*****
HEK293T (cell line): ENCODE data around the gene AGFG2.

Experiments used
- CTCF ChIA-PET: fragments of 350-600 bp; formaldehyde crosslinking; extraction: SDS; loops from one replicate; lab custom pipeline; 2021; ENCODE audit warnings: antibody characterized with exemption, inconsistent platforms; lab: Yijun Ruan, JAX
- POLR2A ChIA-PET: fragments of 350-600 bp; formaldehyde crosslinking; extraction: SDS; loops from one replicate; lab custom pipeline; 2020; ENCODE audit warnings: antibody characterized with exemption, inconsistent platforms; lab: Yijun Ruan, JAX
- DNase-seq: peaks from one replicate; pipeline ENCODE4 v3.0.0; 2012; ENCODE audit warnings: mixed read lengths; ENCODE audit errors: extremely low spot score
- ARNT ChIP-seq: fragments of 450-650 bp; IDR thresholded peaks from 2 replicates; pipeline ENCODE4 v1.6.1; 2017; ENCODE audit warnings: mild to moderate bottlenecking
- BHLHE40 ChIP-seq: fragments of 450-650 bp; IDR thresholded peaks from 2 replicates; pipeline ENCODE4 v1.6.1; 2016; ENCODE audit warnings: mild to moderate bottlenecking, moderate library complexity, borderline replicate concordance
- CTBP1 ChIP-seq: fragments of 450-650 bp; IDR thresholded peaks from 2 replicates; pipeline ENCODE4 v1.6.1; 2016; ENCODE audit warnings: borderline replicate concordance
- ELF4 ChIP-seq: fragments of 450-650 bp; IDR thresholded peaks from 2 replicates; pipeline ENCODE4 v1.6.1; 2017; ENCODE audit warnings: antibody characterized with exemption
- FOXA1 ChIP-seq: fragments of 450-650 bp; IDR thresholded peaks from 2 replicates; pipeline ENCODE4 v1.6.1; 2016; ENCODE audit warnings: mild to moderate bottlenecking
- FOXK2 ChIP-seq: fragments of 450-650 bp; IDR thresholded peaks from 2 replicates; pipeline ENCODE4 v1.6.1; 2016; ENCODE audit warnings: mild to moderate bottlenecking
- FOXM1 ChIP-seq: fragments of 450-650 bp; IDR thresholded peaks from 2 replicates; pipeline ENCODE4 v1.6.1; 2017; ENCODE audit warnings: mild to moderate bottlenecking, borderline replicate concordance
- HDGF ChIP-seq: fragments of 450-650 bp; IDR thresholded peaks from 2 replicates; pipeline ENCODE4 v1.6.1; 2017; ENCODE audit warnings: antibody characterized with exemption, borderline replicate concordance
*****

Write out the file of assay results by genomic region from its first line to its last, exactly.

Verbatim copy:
HEK293T (cell line): ENCODE data around the gene AGFG2.

Experiments used
- CTCF ChIA-PET: fragments of 350-600 bp; formaldehyde crosslinking; extraction: SDS; loops from one replicate; lab custom pipeline; 2021; ENCODE audit warnings: antibody characterized with exemption, inconsistent platforms; lab: Yijun Ruan, JAX
- POLR2A ChIA-PET: fragments of 350-600 bp; formaldehyde crosslinking; extraction: SDS; loops from one replicate; lab custom pipeline; 2020; ENCODE audit warnings: antibody characterized with exemption, inconsistent platforms; lab: Yijun Ruan, JAX
- DNase-seq: peaks from one replicate; pipeline ENCODE4 v3.0.0; 2012; ENCODE audit warnings: mixed read lengths; ENCODE audit errors: extremely low spot score
- ARNT ChIP-seq: fragments of 450-650 bp; IDR thresholded peaks from 2 replicates; pipeline ENCODE4 v1.6.1; 2017; ENCODE audit warnings: mild to moderate bottlenecking
- BHLHE40 ChIP-seq: fragments of 450-650 bp; IDR thresholded peaks from 2 replicates; pipeline ENCODE4 v1.6.1; 2016; ENCODE audit warnings: mild to moderate bottlenecking, moderate library complexity, borderline replicate concordance
- CTBP1 ChIP-seq: fragments of 450-650 bp; IDR thresholded peaks from 2 replicates; pipeline ENCODE4 v1.6.1; 2016; ENCODE audit warnings: borderline replicate concordance
- ELF4 ChIP-seq: fragments of 450-650 bp; IDR thresholded peaks from 2 replicates; pipeline ENCODE4 v1.6.1; 2017; ENCODE audit warnings: antibody characterized with exemption
- FOXA1 ChIP-seq: fragments of 450-650 bp; IDR thresholded peaks from 2 replicates; pipeline ENCODE4 v1.6.1; 2016; ENCODE audit warnings: mild to moderate bottlenecking
- FOXK2 ChIP-seq: fragments of 450-650 bp; IDR thresholded peaks from 2 replicates; pipeline ENCODE4 v1.6.1; 2016; ENCODE audit warnings: mild to moderate bottlenecking
- FOXM1 ChIP-seq: fragments of 450-650 bp; IDR thresholded peaks from 2 replicates; pipeline ENCODE4 v1.6.1; 2017; ENCODE audit warnings: mild to moderate bottlenecking, borderline replicate concordance
- HDGF ChIP-seq: fragments of 450-650 bp; IDR thresholded peaks from 2 replicates; pipeline ENCODE4 v1.6.1; 2017; ENCODE audit warnings: antibody characterized with exemption, borderline replicate concordance